MultiChoice Group does not plan an aggressive launch of its digital terrestrial television (DTT) offering, called GOtv, in South Africa because communications regulator Icasa has given it only limited access to the broadcasting airwaves.
CEO Calvo Mawela said that because MultiChoice has access to only a portion of a single “mux” – or chunk of radio frequency spectrum for broadcasting – it is not able to offer nearly as many channels as in other markets in Africa where GOtv has been launched.
MultiChoice shares a DTT mux with rival e.tv. In other markets in Africa, the company has access to two full muxes of its own in some cases, allowing it to offer between 40 and 60 channels on the GOtv platform. In South Africa, Mawela said, this is limited to just eight channels.
Though MultiChoice does not provide a breakdown of GOtv vs satellite DStv subscribers elsewhere in Africa, it’s understood that the former makes up a significant chunk of its subscriber base.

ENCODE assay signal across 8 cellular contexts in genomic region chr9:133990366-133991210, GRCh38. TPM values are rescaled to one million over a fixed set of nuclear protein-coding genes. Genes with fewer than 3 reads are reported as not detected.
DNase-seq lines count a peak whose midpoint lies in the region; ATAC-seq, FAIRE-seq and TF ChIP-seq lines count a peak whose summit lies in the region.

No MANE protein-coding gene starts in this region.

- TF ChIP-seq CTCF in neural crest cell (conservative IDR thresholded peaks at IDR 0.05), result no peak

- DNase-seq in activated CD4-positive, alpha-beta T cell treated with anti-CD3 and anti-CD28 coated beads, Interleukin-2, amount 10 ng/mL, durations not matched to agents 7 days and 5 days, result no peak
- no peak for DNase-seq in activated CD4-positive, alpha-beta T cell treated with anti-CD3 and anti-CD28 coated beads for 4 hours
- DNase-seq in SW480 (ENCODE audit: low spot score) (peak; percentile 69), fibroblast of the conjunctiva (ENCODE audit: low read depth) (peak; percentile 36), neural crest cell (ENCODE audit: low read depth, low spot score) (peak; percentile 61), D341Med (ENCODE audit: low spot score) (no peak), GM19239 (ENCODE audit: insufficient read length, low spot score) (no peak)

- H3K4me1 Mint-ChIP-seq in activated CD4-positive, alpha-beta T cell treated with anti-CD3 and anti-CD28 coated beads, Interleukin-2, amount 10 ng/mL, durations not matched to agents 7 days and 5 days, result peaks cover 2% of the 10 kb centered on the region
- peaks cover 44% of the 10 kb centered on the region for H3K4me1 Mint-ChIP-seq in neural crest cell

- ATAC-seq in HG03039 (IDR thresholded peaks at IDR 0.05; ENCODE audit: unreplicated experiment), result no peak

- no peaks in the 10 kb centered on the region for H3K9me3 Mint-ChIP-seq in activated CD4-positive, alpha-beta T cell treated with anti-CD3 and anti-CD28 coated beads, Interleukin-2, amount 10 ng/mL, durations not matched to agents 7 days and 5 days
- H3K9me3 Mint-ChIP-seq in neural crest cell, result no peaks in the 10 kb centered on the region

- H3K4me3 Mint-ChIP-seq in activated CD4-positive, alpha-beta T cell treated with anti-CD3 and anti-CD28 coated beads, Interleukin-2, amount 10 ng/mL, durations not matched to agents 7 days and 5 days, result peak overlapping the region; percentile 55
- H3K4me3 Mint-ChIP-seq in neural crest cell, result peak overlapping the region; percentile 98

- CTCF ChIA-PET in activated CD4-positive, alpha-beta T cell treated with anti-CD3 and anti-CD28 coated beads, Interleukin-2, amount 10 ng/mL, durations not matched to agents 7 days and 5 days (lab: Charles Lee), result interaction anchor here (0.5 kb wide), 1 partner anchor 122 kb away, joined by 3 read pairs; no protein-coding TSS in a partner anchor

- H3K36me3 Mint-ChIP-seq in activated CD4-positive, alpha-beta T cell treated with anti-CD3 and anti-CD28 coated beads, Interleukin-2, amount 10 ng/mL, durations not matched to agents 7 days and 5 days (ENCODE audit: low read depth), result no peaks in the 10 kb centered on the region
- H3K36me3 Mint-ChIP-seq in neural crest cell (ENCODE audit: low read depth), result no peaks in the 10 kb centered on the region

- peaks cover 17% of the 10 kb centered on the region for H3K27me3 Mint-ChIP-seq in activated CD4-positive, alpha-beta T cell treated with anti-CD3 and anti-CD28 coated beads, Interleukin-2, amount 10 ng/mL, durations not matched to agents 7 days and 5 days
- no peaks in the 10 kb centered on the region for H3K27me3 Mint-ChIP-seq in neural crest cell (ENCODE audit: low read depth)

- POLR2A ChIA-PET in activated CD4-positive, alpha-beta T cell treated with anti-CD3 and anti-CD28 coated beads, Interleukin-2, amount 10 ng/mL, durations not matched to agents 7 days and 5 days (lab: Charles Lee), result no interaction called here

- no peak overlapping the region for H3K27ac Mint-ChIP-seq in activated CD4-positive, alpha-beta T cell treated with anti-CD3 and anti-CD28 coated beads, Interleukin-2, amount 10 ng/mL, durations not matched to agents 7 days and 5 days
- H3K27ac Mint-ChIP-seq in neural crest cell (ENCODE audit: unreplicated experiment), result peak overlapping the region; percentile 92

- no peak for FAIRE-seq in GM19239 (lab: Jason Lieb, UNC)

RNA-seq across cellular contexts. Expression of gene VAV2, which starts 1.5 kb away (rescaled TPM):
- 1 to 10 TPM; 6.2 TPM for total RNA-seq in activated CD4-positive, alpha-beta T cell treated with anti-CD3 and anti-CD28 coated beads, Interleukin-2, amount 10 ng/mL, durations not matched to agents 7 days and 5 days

Although the broadcaster soft-launched GOtv in South Africa several years ago, it has never aggressively marketed the product. (It is available to consumers who actively seek it out, though don’t expect to find the decoders in mass-market retail stores.)
With analogue switch-off looming – barring a decision by the constitutional court to order a delay to the process, it will happen at the end of this month – Mawela said MultiChoice will (re)launch the GOtv offering in South Africa. But it won’t market it aggressively as it will not offer significant value compared to what is available via satellite distribution.
“Should the regulator give us more spectrum for GOtv, we’d see similar trends to what we have seen across Africa [where the product has been launched],” he said.